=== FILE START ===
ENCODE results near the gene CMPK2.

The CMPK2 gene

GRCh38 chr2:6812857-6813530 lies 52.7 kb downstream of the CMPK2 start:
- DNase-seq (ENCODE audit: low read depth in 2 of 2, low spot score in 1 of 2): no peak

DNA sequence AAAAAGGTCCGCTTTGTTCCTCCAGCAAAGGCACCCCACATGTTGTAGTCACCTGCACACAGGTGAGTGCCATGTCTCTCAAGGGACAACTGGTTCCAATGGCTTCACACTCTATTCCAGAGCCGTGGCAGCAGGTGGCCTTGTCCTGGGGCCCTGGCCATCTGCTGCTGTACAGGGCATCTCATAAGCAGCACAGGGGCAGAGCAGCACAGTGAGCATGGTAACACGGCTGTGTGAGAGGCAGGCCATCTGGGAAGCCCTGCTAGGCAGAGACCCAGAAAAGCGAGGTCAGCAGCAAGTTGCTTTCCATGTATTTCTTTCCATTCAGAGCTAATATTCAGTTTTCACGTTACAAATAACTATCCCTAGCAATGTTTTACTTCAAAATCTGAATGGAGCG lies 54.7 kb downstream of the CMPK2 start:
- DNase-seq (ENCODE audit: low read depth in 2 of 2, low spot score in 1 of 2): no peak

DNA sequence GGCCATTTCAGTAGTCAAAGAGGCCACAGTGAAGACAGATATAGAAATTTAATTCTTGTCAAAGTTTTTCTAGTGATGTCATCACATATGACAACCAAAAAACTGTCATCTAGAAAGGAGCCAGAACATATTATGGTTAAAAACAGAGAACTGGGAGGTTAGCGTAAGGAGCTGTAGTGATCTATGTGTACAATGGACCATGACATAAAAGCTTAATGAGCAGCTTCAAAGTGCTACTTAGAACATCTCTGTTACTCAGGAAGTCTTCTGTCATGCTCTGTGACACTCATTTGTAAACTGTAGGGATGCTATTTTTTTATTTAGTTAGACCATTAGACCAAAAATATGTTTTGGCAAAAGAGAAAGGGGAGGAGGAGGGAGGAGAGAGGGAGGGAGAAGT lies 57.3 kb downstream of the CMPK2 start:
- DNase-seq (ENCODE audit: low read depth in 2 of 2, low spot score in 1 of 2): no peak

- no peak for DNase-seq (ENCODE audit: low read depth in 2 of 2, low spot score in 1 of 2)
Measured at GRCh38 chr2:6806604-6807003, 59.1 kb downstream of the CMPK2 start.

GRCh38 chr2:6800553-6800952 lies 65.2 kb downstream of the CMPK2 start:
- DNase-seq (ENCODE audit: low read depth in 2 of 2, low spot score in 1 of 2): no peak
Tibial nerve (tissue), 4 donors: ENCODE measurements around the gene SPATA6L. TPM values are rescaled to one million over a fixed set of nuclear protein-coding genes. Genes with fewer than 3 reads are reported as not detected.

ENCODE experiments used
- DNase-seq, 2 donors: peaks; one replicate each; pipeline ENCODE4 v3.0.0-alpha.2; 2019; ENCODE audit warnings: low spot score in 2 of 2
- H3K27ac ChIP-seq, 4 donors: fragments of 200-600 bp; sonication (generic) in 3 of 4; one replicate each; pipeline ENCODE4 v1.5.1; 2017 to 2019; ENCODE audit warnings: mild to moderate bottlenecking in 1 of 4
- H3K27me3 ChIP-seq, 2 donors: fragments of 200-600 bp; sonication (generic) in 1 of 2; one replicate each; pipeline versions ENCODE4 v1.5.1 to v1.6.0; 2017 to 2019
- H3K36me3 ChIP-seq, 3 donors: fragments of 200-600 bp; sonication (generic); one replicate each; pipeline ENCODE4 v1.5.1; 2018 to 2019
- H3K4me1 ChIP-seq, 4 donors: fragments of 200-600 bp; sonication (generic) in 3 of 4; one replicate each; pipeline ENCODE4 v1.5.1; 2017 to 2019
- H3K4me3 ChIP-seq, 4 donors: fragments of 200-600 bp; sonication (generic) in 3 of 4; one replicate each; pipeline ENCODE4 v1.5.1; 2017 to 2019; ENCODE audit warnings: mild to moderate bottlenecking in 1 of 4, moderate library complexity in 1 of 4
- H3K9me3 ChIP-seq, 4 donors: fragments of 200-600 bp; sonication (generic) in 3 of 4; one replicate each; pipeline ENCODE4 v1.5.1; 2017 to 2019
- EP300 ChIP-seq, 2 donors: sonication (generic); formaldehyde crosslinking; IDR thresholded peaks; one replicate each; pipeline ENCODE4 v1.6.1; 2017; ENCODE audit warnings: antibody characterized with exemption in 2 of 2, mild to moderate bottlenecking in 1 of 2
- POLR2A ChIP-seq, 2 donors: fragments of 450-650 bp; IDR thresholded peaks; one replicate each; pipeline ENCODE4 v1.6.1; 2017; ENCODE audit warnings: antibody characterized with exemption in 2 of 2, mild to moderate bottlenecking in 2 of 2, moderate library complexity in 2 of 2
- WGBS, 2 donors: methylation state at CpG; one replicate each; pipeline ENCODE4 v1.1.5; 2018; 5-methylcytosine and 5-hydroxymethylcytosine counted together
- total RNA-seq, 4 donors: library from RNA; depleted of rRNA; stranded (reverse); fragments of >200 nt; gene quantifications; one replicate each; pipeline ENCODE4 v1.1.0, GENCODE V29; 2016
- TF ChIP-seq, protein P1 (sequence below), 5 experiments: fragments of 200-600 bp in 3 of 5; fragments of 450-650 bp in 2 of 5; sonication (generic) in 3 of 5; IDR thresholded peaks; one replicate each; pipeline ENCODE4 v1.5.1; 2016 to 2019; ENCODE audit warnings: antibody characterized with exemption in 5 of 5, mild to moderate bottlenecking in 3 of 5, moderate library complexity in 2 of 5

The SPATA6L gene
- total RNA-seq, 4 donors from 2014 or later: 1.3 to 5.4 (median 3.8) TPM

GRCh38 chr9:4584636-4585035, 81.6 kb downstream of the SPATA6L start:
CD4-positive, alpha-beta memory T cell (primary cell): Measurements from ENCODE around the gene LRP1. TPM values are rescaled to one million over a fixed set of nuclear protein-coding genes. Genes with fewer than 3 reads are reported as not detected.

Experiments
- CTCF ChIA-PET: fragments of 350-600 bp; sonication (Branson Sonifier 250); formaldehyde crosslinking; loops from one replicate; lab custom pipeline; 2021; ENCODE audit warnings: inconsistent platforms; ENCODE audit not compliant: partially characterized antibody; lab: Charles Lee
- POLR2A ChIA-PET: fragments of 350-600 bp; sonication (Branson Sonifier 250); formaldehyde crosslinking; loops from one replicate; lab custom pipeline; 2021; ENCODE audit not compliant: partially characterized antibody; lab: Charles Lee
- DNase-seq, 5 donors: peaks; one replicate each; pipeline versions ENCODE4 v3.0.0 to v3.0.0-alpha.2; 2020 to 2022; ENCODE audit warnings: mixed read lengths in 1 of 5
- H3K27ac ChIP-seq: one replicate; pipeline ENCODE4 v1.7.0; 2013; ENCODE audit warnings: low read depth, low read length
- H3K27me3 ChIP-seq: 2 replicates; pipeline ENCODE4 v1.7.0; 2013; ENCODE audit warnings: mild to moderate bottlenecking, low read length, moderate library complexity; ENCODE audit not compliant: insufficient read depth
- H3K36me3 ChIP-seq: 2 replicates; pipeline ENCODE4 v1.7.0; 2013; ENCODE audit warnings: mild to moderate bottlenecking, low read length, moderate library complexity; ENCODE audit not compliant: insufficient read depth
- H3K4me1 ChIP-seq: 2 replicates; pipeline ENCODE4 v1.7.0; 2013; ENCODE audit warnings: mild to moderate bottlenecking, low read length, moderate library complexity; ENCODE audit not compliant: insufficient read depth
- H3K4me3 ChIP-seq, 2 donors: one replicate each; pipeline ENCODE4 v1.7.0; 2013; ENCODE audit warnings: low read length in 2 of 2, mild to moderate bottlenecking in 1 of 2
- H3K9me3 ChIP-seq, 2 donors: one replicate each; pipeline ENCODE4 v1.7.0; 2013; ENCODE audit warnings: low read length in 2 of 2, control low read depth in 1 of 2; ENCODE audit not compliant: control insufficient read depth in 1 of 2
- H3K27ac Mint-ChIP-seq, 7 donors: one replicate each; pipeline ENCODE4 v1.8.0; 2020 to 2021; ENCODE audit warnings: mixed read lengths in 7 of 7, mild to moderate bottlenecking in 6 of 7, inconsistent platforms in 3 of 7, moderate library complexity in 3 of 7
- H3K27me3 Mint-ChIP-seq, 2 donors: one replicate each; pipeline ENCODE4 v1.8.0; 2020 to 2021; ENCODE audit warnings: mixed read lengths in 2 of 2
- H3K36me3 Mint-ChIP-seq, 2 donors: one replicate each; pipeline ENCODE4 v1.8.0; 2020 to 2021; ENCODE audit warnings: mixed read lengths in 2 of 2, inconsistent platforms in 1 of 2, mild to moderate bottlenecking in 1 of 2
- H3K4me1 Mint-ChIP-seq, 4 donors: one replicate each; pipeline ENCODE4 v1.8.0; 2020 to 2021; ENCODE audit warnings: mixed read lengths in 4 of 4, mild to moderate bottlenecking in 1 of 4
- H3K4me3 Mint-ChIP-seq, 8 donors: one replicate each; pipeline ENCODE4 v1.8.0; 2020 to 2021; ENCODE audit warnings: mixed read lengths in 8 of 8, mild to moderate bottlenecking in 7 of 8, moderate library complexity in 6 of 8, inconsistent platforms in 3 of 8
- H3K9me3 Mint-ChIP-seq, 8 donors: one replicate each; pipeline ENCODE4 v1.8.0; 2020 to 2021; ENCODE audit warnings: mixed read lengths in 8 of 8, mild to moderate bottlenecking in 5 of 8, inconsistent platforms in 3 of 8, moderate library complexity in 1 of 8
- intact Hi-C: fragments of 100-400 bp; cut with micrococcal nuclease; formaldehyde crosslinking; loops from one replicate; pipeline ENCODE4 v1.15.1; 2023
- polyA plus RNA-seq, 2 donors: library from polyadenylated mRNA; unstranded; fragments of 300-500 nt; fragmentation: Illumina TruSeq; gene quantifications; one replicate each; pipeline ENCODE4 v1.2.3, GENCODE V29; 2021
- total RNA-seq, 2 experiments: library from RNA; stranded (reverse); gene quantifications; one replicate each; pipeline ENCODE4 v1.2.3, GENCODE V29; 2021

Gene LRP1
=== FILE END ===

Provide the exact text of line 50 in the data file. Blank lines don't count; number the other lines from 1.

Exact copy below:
Gene LRP1